26 June 2016

How to Make Geography Meaningful and Interesting with Google My Maps



Google My Maps

Geography Education

Geography is one of the key components of social studies education, yet it is an often overlooked aspect of many a teacher's curriculum. I myself am guilty of cramming the Five Themes of Geography into a very hectic one or two class periods. For too long, geography has been an afterthought of the social studies, but who can really blame us? How could learning about human-environment interaction compare with the suspense of the Revolutionary War? How could absolute location hold a match to Julius Caesar crossing the Rubicon? How could place-physical...well, you get the point. 

In truth, geography may just might be the most interesting aspect of social studies. One might even make the argument that geography has had a greater impact on human history than all the political, social and economic systems combined. At the very least, geography shapes these human systems. I try to spend at least a few days a unit studying the impact of the geography on the place/civilization/event that we are studying. I have created mental maps with my class in the past but found them to be much too tedious and time consuming. Then, the lightbulb went off over my head. We live in an age of GPS, with nearly every single inch of the world explored and mapped by satellites in the sky. There had to be a way to leverage all this technology at my fingertips into a worthwhile geography education. I began experimenting with Google Maps and saw the potential. Then I came across Google My Maps at the 2015 GAFE Summit in Baltimore, where I observed tech wiz James Sanders challenge our group to create a zombie apocalypse presentation. The presentation required us to upload examples of us using GAFE tools in creative ways. I was already familiar with most of the tools except for Google My Maps. 

The Breakthrough!

I had finally found it! My new way to teach geography. I was extremely excited to play around with this new toy. It was even more amazing than it sounded. Basically, Google My Maps, for the uninitiated, is similar to Google Maps, except much more customizable. You start off by inserting pins on various locations on the map (much like the red symbol below; I'm sure you've seen it before)

Google Map Pin

What is Google My Maps?


These pins can be changed to any number of other icons, but we'll get to that later. So what else can you do with Google My Maps? Well for starters, once you choose a location for your pin, you can attach photos, text, videos and links to that icon. Whenever someone clicks on that icon, they'll be able to see what you have added. Students aren't limited to simply adding icons to the map however. They can also draw lines (to represent rivers perhaps). Just like with the icons, you can choose what color the lines are. You can also adjust the line width and can even  draw a line around an entire area to indicate a location. You can use the icons, lines and shapes to showcase the Five Themes of Geography. Google even lets you customize your icons to represent the location with more detail. As you can see in the map below, the icons all represent a different part of Chinese geography.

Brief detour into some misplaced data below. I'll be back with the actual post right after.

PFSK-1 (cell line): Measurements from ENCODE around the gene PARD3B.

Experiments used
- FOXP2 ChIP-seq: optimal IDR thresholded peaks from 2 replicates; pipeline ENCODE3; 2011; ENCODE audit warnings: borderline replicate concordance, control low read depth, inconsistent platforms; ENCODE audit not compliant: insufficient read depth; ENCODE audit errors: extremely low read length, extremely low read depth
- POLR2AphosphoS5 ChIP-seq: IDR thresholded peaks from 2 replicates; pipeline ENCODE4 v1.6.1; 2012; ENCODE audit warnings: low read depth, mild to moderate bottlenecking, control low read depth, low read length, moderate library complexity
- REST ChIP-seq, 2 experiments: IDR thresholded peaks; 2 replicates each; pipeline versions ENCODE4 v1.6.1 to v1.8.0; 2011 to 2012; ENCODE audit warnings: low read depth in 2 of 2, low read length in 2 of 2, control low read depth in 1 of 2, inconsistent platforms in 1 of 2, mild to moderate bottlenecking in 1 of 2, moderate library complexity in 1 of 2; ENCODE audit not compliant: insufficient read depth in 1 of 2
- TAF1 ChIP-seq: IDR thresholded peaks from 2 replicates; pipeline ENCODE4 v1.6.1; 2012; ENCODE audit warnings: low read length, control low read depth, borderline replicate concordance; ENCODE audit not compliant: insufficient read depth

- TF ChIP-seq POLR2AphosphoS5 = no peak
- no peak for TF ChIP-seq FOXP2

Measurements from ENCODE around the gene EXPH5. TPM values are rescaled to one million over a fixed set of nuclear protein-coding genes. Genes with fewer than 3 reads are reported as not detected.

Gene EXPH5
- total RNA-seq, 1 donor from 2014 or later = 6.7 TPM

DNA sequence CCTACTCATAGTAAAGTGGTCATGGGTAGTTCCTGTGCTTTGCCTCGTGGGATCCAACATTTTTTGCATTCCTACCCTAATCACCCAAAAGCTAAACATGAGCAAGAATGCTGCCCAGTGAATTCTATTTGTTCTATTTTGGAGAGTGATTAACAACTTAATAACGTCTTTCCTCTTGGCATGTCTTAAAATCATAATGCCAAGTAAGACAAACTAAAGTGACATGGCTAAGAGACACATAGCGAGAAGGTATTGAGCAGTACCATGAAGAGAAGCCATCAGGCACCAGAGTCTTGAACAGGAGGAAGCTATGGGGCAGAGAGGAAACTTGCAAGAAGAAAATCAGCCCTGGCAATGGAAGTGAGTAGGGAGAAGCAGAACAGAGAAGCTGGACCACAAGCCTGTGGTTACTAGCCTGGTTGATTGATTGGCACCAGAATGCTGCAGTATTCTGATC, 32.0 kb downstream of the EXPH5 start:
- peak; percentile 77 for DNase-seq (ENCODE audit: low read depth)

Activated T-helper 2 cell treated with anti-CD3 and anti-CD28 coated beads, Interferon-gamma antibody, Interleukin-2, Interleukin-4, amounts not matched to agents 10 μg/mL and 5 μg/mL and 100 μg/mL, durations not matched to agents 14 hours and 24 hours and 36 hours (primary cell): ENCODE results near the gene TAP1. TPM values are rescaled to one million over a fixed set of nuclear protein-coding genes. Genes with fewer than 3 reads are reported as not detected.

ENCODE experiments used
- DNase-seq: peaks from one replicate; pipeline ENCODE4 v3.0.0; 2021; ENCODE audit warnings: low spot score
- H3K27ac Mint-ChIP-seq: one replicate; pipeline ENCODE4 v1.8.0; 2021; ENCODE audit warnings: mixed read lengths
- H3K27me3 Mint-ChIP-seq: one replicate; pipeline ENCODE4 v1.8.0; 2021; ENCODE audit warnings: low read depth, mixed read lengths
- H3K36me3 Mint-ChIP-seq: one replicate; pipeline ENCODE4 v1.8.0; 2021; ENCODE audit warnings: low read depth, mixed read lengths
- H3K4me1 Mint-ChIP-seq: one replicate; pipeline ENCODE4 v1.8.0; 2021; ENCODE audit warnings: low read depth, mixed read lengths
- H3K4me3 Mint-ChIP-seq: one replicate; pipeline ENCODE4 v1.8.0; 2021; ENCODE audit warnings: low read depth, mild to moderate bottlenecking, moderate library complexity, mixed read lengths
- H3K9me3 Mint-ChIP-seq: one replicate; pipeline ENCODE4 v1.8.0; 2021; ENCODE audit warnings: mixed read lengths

Below is a map that a group from my World Studies 6 class created of China. They were each given the task of researching the climate, physical geography, human geography, natural resource and other important sites in a given region of China. The map came out spectacular. You can scroll in and out on the map, click on icons to see what they represent, see the images chosen for each icon and more. Some of the lines represent rivers and the red line represents the Great Wall of China. The larger shapes of the map are areas such as the Gobi Desert or the Himalaya Mountain Range.

Try clicking on some of the icons below to see what pops up.


Using Google My Maps gives students the opportunity to layer their own creation over a pre-existing map of the world. There are tons of other cool features of this product. To see a more in-depth tutorial, see the video below. I think the best part about this technology is that it goes above and beyond simple knowledge retention and requires the students to collaborate and create, which are higher level learning activities. The possibilities are endless. Google even lets you layer maps so you can show change across time. I can't wait to see how my students will surprise me the next time we use Google My Maps!

Google My Maps Demo


Sample Google My Map of NFL Stadiums




I created the map above and included the stadiums of all NFL teams. I inserted a picture and video into each icon. I also tried to match the icon colors with the team's color. It was a fun little project!!

Bonus Tip: Google's Smarty Pins


Think your a geography wiz? Want to test your trivia knowledge? Smarty Pins was created by Google to test your geography and trivia skills. The gist of the game is that they give you a geography related trivia question (ie. in which city were the 1992 Summer Olympics held?). You click and drag your pin to the location that you think is right (Barcelona btw). Here's the catch. You start off with 1000 miles in the bank. Every time you are off (say you place a pin in Washington D.C. instead of Baltimore and are off by 35 miles) you lose that many miles from your bank. Once your bank hits 0, you're done. If you can answer in 15 seconds or less, you win back some miles. See how many questions you can get before you run out of miles. This is a great warm up activity for students to practice their geography skills and it's darn fun too!




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